Lukaku appears to have returned to the Premier League at the right time and comes up against a Liverpool side who will need to show they can mix it with him
Romelu Lukaku has returned to the Premier League at the right time. The Chelsea forward will benefit from the relaxed refereeing approach to physical contact. He will be on the receiving end of some rough treatment, too, but the 28-year-old is clever enough and tough enough to use the rules to his advantage.
Jurgen Klopp voiced his opposition to the changes in officiating after Liverpool’s 2-0 victory over Burnley at the weekend. In the light of the German’s comments – which were echoed by Ole Gunnar Solskjaer, the Manchester United manager – it will be fascinating to see how Klopp’s side handle Lukaku during Chelsea’s visit to Anfield on Saturday.
The Belgian was magnificent when Thomas Tuchel’s team beat Arsenal 2-0 at the Emirates on Sunday. He scored the opener and bullied the defence throughout the game but his signature moment came in the build-up to his goal. Pablo Mari, who had bounced off the striker’s back when Lukaku held up the ball earlier in the move, tried to track the goalbound run. The Chelsea man breezed onwards, dumping Mari onto the ground with contemptuous ease. Lukaku has had more trouble slipping off tracksuit tops after pre-match warm-ups. He may not even have noticed the Spaniard’s presence. It was like a fly hitting the windscreen of a Ferrari.
Virgil van Dijk is one of the few centre backs in the Premier League capable of restraining Lukaku. The Dutchman has the positional sense and subtlety to make life difficult for any attacker. Although he is far from a traditional stopper, van Dijk has a physique that allows him to dominate opponents. His matchup with Lukaku is an enticing prospect, especially if the referees continue to be less fussy about contact.
The problem for Klopp is if Lukaku gets one-on-one with Joel Matip, who is less-equipped to deal with the man leading Chelsea’s line. That contest would be much more to Tuchel’s liking.
Wherever Lukaku is on the pitch, it pays to have a midfielder in the vicinity. For the second goal against Arsenal, he drifted away from the centre-backs and dummied the ball, allowing Mason Mount possession and time to pick out Reece James, who scored. The nearest challenger to the centre-forward was Granit Xhaka, who went to ground in a despairing attempt to affect a passage of play that had already bypassed him.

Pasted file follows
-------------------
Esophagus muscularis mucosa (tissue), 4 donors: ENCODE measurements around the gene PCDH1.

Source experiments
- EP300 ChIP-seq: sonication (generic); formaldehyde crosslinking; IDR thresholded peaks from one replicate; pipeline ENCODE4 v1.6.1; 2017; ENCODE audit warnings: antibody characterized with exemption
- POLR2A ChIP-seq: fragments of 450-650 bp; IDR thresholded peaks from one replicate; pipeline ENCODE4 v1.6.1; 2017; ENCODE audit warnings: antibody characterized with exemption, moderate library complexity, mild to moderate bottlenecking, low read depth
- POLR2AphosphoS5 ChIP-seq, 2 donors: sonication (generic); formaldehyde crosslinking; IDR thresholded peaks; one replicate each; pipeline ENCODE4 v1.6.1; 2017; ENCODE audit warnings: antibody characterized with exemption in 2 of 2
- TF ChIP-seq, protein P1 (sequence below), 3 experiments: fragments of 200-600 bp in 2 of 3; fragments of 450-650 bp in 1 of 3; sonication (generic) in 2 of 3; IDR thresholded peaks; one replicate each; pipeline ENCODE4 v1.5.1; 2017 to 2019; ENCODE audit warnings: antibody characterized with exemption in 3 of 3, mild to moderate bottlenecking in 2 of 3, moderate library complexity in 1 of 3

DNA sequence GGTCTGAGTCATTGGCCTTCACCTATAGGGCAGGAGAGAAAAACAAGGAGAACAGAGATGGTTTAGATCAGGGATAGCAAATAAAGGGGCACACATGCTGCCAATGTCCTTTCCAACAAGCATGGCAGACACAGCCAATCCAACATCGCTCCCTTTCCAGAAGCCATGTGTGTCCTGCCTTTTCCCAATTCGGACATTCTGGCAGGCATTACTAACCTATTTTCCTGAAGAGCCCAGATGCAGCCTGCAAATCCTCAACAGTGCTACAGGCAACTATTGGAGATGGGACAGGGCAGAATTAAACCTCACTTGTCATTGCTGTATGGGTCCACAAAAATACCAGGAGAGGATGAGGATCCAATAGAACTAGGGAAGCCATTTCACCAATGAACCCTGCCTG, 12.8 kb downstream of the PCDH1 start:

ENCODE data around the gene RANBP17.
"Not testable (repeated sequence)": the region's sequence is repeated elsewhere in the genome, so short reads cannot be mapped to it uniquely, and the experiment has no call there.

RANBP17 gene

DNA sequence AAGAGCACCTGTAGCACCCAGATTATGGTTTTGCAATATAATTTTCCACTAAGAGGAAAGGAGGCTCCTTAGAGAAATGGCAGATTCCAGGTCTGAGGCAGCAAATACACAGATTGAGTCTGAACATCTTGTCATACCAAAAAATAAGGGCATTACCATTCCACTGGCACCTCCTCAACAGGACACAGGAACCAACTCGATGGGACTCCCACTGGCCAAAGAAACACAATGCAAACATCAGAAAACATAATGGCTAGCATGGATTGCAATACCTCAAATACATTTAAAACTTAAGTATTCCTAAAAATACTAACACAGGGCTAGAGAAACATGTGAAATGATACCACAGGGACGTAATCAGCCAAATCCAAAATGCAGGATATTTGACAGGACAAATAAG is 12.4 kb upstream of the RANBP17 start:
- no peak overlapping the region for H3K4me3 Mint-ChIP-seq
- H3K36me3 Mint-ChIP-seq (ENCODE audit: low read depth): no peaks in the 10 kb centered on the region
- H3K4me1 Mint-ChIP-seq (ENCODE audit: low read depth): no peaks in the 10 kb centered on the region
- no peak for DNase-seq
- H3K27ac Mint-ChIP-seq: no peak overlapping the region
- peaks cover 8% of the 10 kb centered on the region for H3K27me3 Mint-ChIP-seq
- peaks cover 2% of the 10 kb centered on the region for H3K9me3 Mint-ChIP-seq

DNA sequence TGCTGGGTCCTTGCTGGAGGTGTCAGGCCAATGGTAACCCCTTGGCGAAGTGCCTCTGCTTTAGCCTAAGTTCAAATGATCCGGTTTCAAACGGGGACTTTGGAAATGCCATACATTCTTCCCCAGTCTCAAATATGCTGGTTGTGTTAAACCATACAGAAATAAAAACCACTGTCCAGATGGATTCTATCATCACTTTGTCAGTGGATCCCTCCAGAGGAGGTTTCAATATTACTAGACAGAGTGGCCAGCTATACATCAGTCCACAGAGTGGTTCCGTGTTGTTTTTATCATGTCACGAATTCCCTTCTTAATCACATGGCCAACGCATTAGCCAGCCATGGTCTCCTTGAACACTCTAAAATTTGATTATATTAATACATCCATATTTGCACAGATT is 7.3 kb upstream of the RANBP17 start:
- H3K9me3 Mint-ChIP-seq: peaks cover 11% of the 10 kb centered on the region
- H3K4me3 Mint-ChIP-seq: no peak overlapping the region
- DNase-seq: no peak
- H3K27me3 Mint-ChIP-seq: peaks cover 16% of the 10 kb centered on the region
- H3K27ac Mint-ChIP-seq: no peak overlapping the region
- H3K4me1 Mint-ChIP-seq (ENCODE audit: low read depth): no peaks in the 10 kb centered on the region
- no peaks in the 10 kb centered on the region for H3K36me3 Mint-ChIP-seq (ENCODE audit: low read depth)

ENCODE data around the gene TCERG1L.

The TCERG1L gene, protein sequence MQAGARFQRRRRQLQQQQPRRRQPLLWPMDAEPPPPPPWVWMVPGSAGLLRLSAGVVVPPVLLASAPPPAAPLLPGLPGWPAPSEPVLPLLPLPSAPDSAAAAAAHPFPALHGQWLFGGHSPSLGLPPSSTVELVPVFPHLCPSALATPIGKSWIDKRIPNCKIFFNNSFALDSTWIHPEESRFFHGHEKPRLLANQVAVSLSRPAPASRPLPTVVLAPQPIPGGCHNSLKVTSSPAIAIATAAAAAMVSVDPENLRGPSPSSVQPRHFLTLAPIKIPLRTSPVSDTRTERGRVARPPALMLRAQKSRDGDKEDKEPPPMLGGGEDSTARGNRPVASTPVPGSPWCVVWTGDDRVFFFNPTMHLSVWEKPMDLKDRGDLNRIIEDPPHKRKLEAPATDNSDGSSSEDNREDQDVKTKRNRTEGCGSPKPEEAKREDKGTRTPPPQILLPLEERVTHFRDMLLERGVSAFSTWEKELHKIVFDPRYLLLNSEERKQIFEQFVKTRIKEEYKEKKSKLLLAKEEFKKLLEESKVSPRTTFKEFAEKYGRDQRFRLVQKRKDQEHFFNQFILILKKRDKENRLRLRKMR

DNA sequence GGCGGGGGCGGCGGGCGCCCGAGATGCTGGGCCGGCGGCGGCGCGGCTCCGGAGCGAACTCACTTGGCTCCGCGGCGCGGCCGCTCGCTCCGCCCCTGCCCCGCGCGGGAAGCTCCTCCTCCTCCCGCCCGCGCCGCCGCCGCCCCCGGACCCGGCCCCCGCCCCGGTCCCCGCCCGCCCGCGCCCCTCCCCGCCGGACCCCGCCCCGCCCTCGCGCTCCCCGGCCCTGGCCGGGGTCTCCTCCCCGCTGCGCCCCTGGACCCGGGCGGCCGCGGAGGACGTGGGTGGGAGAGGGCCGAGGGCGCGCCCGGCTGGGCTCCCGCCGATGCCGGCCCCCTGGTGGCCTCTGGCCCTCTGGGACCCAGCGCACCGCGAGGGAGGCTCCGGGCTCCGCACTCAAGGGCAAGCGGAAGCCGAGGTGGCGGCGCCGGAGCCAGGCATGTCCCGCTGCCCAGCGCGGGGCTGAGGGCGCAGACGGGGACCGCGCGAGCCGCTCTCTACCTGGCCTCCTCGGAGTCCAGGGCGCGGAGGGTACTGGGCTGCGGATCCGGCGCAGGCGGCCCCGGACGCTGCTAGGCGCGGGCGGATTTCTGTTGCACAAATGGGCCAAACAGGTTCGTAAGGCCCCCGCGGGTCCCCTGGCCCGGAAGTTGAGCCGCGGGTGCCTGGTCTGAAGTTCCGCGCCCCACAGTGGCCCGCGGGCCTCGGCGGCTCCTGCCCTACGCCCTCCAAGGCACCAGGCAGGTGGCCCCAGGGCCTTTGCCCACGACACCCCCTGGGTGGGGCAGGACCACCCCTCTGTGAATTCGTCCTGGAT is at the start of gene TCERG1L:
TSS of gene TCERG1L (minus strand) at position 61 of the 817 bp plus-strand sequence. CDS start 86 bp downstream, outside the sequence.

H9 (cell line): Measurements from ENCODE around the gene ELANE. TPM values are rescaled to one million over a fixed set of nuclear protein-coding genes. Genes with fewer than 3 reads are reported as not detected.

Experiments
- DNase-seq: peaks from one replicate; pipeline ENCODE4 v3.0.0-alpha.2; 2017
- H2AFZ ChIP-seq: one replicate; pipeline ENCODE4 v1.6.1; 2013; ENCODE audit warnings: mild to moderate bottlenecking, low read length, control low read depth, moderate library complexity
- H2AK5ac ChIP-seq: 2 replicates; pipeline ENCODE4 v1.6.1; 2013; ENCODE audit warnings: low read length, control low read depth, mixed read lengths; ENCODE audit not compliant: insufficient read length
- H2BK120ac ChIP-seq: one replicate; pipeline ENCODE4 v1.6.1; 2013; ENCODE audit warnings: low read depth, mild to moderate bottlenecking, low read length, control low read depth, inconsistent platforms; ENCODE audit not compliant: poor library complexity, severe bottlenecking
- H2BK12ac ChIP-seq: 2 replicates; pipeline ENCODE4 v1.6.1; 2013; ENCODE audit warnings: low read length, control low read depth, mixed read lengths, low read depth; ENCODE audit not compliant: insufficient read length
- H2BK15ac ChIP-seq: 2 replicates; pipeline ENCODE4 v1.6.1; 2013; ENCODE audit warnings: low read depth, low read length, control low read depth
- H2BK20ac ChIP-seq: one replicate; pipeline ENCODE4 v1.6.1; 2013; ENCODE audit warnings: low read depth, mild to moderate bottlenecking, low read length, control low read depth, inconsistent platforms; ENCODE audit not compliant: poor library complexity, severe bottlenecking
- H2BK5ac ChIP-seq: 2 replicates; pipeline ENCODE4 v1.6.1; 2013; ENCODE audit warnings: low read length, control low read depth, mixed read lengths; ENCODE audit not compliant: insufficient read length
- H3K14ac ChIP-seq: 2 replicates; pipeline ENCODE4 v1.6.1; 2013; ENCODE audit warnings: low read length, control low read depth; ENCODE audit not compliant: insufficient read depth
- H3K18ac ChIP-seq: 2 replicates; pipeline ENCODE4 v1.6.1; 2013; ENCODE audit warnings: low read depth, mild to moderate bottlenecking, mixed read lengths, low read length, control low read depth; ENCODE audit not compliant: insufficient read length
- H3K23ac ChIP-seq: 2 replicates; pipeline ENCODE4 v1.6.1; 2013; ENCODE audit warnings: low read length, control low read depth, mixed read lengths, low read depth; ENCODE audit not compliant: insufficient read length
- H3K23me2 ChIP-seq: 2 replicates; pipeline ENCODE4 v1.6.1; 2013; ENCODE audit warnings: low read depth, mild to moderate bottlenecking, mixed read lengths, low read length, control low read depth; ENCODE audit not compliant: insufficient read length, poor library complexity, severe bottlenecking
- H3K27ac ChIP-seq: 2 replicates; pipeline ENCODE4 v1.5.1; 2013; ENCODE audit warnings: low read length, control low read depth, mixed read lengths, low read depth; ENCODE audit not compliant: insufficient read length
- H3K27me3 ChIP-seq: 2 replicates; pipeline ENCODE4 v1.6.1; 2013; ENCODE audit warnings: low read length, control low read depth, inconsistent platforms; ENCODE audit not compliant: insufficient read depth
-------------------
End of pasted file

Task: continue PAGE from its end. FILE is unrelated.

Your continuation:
When Lukaku receives possession around the halfway line, the back four need midfield support. He causes havoc if he is allowed to turn and run. Once he sets out for goal, defenders become transfixed and are drawn to him, leaving acres of space for Chelsea’s support runners. A potential solution is to keep a midfield player close to double up on Lukaku before he is in full control of the ball. In either situation, Klopp might be glad that officials are letting things go.
That’s because Lukaku is crafty. When he gets set, it is very difficult to knock him off the ball. When he thinks it might help his team, even the light touch sends him tumbling to the floor. Liverpool will have to get physical with the striker to contain him.
Managers, like supporters, take a one-eyed view of the game. Klopp complained about Burnley’s aggressive approach but said nothing when Kostas Tsimikas knocked over Johann Berg Gudmundsson on the edge of the box. The shoulder charge was perilously close to an illegal barge and could have gone either way.
Liverpool are not a particularly rugged team but they are not innocents. Andy Robertson is rarely shy in the tackle. James Milner sometimes acts like a one-man wrecking crew. He dumped Lionel Messi off the pitch with a completely unnecessary push in the Nou Camp in Barcelona’s 3-0 Champions League semi-final victory two years ago, an act that helped establish the tone for the second leg when Klopp’s team rebounded to win 4-0 on their way to winning the competition.
Milner, at 35, is increasingly a bit-part player. Georginio Wijnaldum was hardly an enforcer but his departure to Paris Saint-Germain has removed a bit of nous and robustness from the midfield. Naby Keita has never quite come to terms with the physicality of English football. Klopp’s complaints signal that Liverpool are a little less equipped for a dogfight than before. If that is true, Tuchel will attempt to take advantage.
The Van Dijk-Lukaku clash has the potential to be one of the great individual head-to-head showdowns of the season but Liverpool will need help from the midfield to fully constrain the Chelsea striker. Their tackling will need to be early and sharp. Klopp may profit from looser officiating on Saturday.
Contact is back and moaning about it merely encourages the opposition to play rough. No one pushes a defence around like Lukaku and Liverpool need to lay down a marker at Anfield.